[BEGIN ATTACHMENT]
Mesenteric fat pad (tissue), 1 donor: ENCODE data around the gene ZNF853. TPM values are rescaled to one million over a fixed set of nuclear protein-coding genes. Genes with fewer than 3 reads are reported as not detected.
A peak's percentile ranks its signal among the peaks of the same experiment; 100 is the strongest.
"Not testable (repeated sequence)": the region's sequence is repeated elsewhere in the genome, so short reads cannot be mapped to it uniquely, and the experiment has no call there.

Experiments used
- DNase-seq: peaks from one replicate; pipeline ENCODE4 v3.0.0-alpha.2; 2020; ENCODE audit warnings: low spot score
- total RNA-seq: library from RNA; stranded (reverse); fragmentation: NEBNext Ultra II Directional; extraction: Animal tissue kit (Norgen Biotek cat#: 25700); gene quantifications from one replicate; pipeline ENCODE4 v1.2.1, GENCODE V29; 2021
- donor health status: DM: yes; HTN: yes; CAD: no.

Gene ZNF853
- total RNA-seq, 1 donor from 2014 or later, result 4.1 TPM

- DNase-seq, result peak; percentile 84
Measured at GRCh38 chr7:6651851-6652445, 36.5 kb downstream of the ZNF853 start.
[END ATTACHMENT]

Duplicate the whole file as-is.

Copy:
Mesenteric fat pad (tissue), 1 donor: ENCODE data around the gene ZNF853. TPM values are rescaled to one million over a fixed set of nuclear protein-coding genes. Genes with fewer than 3 reads are reported as not detected.
A peak's percentile ranks its signal among the peaks of the same experiment; 100 is the strongest.
"Not testable (repeated sequence)": the region's sequence is repeated elsewhere in the genome, so short reads cannot be mapped to it uniquely, and the experiment has no call there.

Experiments used
- DNase-seq: peaks from one replicate; pipeline ENCODE4 v3.0.0-alpha.2; 2020; ENCODE audit warnings: low spot score
- total RNA-seq: library from RNA; stranded (reverse); fragmentation: NEBNext Ultra II Directional; extraction: Animal tissue kit (Norgen Biotek cat#: 25700); gene quantifications from one replicate; pipeline ENCODE4 v1.2.1, GENCODE V29; 2021
- donor health status: DM: yes; HTN: yes; CAD: no.

Gene ZNF853
- total RNA-seq, 1 donor from 2014 or later, result 4.1 TPM

- DNase-seq, result peak; percentile 84
Measured at GRCh38 chr7:6651851-6652445, 36.5 kb downstream of the ZNF853 start.